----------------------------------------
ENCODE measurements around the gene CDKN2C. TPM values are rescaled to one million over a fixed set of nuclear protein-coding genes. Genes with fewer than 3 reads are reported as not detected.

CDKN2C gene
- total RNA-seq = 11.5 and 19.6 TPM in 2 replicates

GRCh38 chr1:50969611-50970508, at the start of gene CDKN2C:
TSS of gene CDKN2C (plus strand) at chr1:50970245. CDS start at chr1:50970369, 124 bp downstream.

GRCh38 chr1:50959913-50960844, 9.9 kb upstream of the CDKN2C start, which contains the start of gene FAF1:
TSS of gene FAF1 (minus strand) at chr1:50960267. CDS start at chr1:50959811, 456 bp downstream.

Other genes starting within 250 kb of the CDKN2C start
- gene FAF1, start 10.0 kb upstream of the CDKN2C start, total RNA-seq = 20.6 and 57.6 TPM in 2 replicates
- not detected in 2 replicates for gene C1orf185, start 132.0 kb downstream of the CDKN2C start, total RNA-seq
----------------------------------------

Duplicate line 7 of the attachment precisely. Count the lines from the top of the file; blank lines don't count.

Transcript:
TSS of gene FAF1 (minus strand) at chr1:50960267. CDS start at chr1:50959811, 456 bp downstream.